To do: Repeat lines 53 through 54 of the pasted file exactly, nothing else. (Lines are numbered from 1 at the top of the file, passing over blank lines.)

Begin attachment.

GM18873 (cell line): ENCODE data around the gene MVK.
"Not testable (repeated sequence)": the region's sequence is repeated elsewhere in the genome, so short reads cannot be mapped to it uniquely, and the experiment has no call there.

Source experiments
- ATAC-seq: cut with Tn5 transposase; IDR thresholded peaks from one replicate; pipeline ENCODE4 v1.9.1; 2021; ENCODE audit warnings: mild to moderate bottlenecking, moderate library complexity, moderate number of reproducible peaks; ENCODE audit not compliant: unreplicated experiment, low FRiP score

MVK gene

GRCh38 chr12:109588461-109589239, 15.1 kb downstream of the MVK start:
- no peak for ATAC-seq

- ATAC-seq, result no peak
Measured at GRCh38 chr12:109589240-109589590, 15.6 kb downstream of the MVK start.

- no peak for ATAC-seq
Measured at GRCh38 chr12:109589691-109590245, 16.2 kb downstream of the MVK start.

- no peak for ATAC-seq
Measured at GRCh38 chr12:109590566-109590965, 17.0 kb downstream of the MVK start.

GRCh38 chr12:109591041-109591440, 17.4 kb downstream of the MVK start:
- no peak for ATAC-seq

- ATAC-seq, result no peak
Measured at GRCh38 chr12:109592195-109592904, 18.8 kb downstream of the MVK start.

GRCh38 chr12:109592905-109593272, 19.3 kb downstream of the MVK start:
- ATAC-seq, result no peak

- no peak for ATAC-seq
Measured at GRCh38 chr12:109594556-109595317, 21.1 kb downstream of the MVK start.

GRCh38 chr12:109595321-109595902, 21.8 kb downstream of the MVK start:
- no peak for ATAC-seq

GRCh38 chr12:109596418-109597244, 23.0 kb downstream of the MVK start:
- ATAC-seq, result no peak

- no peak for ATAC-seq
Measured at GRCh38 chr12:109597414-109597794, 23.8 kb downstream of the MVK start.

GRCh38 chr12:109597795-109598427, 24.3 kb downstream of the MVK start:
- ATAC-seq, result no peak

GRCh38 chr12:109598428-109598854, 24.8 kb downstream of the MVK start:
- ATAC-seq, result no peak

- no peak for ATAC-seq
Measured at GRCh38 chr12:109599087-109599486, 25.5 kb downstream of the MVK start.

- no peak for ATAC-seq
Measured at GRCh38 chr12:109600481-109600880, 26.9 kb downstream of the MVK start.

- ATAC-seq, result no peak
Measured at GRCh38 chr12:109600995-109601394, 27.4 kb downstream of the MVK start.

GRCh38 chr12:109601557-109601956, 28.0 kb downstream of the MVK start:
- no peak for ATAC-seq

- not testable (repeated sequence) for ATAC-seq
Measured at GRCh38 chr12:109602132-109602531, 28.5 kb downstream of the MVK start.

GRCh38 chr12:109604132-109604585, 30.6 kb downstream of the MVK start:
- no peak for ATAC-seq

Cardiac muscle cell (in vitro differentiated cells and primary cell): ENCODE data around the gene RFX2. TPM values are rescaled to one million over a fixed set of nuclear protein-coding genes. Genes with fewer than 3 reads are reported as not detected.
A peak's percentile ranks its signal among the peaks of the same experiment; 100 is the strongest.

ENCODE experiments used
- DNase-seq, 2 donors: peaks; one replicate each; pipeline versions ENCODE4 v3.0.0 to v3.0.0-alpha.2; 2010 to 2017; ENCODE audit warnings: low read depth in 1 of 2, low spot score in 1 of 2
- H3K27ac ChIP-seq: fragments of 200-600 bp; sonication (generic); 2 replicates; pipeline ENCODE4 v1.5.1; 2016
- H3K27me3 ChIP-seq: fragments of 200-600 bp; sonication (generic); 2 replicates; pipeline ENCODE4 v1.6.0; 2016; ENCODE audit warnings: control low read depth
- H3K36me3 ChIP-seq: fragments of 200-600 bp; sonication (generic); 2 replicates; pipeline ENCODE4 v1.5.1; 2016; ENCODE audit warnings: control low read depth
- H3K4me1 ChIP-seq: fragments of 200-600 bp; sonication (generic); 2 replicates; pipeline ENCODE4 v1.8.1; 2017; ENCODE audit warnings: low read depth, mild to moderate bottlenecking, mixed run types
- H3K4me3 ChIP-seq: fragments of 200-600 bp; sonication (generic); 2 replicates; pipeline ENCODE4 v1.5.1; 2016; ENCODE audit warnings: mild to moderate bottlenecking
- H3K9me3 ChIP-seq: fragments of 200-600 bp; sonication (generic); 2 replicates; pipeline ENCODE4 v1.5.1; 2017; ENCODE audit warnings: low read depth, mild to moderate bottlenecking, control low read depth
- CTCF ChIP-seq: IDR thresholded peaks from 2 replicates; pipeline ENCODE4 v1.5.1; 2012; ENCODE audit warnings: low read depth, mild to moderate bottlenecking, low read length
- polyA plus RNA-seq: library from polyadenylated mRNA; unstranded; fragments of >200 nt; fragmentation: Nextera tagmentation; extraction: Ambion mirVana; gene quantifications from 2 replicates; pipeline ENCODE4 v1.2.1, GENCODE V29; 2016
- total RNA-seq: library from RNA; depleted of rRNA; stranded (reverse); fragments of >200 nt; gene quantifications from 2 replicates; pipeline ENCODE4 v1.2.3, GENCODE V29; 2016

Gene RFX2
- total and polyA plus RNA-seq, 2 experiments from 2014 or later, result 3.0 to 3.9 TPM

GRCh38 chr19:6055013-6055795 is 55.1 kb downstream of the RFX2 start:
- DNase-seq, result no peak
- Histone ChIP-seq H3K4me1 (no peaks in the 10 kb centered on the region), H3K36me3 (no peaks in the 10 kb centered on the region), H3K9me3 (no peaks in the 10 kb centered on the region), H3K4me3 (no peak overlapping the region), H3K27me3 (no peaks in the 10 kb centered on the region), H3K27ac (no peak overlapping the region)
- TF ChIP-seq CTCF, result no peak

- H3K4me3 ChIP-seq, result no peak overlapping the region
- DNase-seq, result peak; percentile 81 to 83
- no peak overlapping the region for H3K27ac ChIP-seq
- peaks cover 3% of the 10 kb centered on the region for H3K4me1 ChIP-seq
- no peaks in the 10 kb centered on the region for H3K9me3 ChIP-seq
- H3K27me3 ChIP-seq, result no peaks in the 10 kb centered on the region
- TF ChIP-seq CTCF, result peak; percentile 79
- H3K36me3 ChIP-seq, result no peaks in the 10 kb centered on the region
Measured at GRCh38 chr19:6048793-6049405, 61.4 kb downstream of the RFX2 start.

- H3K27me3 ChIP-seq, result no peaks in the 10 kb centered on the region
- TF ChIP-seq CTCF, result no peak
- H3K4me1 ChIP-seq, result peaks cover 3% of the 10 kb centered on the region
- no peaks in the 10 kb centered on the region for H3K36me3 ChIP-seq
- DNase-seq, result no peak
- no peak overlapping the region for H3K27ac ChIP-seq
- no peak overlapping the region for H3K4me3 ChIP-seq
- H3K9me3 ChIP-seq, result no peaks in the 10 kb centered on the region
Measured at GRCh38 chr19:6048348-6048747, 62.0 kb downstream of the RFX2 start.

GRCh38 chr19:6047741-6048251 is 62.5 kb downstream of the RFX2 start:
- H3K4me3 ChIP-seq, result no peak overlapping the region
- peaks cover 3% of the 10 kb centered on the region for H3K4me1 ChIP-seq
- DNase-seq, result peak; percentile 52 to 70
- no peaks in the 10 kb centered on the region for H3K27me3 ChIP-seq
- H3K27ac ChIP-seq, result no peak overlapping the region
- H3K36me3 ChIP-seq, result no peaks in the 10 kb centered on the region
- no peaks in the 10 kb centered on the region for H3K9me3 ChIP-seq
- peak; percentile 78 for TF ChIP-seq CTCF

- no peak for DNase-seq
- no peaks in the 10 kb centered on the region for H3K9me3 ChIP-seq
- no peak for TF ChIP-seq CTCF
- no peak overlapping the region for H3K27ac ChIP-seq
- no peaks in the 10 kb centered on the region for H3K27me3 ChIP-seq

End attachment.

- H3K9me3 ChIP-seq: fragments of 200-600 bp; sonication (generic); 2 replicates; pipeline ENCODE4 v1.5.1; 2017; ENCODE audit warnings: low read depth, mild to moderate bottlenecking, control low read depth
- CTCF ChIP-seq: IDR thresholded peaks from 2 replicates; pipeline ENCODE4 v1.5.1; 2012; ENCODE audit warnings: low read depth, mild to moderate bottlenecking, low read length